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What We Don't Know
Lowdown by T Campbell, posted May 31, 2007

 

Recent events have forced me to face a fact that I have long avoided.

A strip I write, Penny and Aggie, is popular.

Not Barack Obama popular. Not The Daily Show popular. But popular enough.

For over a year, I had no idea what our numbers were. I avoided this knowledge. Knowing your pageviews can warp your creative judgment: too high and you get overconfident, too low, you get desperate. I felt I'd be less vulnerable to that effect if I waited until the series had found its identity. Besides, at that point I regarded Penny and Aggie as the fun project, and other things I was working on as the moneymakers.

But if I had known the numbers it was getting… it's hard to estimate how much my "statistical abstinence" has cost my artist and me, but it's probably in the thousands. On the other hand, if I had built a business plan around Penny and Aggie and we'd been doing badly, not knowing our figures could have been even more dangerous.

Could the webcomics field be facing a similar problem?

Do we know how well we're doing? Would we know if we had peaked?

What can be done about it?

And should we do anything at all?

Drawing In The Dark

Some cartoonists are probably happy to have no reliable way to track the field's progress. It's about art, not numbers. And there's that overconfidence/desperation thing. But numbers creep into our lives from unexpected angles. The celebrated numbers of Penny Arcade have certainly affected the webcomics field. I may not write a gamer comic (yet), but I look at the Web's bigger hits to help me understand the Web audience.

And as I decide where to take my career now, it does matter to me whether the webcomics audience is continuing to grow, and how much, whether it's continuing to fragment, and how much. A study I did in February implied the webcomics audience had dropped 8 percent over the course of 2006. The data source proved unreliable and the study didn't account sufficiently for new hits or the long tail, so I decided the figures were too flawed to be released to the general public. But I remained disturbed by the finding.

Within the larger webcomics field are a group of savvier businesscartoonists, and most of those don't have the ignorance I cultivated. They know their own numbers. They may know their friends'. Some collectives like Keenspot share the performance metrics of each of their members with each other.

On the other hand, asking for audience numbers is sometimes a faux pas, like asking for an income figure or a driving history. As I've learned from other projects, a poll would probably have a low turnout, especially from "the savvy set." Knowledge is power, and businesscartoonists have no incentive to disclose anything about their numbers that might scare off advertisers. Success will never come from a plan that relies on everyone putting the community's interest ahead of their own.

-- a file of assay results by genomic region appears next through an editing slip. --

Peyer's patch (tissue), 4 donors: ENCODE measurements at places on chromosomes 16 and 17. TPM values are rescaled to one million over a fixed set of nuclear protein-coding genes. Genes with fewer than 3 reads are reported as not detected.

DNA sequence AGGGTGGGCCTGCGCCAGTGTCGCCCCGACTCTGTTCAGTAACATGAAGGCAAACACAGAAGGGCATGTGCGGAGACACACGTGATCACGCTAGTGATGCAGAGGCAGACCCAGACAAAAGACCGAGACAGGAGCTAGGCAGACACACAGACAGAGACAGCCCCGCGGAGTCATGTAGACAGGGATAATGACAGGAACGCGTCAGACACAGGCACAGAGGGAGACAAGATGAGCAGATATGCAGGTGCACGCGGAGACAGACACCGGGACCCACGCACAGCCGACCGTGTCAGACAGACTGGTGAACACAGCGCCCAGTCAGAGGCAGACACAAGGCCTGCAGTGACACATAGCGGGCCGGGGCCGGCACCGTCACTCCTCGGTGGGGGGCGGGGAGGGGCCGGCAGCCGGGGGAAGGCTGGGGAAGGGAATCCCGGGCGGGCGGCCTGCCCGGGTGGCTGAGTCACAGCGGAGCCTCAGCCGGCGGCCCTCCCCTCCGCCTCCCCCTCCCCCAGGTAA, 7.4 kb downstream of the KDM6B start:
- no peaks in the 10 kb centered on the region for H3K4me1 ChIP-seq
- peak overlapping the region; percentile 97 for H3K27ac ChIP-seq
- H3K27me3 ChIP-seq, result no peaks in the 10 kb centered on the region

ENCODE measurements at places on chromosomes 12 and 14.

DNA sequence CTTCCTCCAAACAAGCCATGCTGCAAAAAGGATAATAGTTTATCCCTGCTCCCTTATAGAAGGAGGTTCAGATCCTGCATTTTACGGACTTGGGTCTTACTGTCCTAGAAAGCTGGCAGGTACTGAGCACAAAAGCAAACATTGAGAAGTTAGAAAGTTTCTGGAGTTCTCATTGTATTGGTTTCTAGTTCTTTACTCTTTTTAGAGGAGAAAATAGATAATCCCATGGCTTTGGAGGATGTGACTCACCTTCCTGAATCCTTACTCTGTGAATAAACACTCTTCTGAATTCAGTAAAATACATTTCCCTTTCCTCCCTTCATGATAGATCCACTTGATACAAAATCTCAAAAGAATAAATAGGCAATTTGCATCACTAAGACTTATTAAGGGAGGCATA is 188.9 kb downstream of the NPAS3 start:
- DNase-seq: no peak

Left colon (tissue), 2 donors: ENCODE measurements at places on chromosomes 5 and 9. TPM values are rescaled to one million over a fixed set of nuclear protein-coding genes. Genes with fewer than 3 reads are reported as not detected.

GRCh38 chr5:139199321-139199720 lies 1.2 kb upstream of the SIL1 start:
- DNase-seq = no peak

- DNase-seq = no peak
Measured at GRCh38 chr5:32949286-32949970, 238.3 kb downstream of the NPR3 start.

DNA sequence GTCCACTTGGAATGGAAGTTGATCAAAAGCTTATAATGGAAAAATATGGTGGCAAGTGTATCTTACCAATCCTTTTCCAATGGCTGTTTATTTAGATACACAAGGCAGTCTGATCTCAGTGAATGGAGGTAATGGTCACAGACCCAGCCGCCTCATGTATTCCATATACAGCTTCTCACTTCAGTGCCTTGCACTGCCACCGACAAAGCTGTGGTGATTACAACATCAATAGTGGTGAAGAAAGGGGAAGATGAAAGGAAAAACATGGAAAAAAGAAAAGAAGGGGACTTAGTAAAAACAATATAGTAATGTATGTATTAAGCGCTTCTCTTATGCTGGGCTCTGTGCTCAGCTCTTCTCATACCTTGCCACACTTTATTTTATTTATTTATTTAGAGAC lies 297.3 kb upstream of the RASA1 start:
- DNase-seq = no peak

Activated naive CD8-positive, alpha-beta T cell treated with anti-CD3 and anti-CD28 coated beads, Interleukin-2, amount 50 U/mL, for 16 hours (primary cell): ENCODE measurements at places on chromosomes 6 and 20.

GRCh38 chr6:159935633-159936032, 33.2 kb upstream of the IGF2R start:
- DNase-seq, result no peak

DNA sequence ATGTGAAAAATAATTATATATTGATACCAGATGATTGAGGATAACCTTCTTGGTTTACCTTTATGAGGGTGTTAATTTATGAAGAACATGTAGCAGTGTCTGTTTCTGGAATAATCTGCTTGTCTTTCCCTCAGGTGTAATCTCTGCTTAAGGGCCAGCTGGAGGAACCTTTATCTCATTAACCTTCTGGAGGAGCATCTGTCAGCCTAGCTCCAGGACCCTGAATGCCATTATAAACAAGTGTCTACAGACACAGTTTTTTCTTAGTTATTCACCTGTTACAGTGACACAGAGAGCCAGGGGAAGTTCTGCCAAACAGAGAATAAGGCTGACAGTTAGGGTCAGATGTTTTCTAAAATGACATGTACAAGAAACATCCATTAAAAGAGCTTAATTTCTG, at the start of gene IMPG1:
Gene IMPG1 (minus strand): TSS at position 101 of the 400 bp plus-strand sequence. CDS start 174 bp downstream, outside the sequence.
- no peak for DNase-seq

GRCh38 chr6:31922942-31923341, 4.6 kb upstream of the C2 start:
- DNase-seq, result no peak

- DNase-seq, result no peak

Other media face the same problem and have come up with some workable solutions. But applying those solutions to webcomics may bring new problems.

Print Kicks The Web's Ass

Print comics' numbers are so much better than webcomics', it's not even funny. Not bigger, necessarily, but better, more accurate.

Say what you will about Diamond Comics Distributors, but its effective monopoly of comic-book distribution means that almost everything in the direct market passes through its doors, and its market share data and growth stats leave little to the imagination. Newspaper cartoonists' income tells them how many papers are carrying their work, and each paper must disclose its circulation to advertisers. Book publishing is a bit more slippery, but The New York Times, Publisher's Weekly, USA Today and Nielsen Media Research have each used their considerable resources to track the book market.

Print deals in physical objects being produced in front of many witnesses, not infinitely reproducible digital objects that anyone can access at any time. Its business models are centralized, while the Web is still free and wild.

The Upper-Crust Accountants

The best hope for statistical tracking seems to be the "Nielsen" approach-- sample the behavior of a select percentage of users and generalize that to the whole. In television, Nielsen ratings have been the gold standard for over fifty years. Nielsen has taken its act online, where it competes with comScore, Inc. and Hitwise. Although no polling method is controversy-free, these three companies' results are highly prized.

And highly expensive. I spent a lot of time talking with representatives from all three companies, and we never established a price tag that was less than four figures. These are B2B companies. comScore's client list includes Pepsi, Borders, Yahoo and Google. Hitwise serves Virgin, Heinz, Honda and MTV.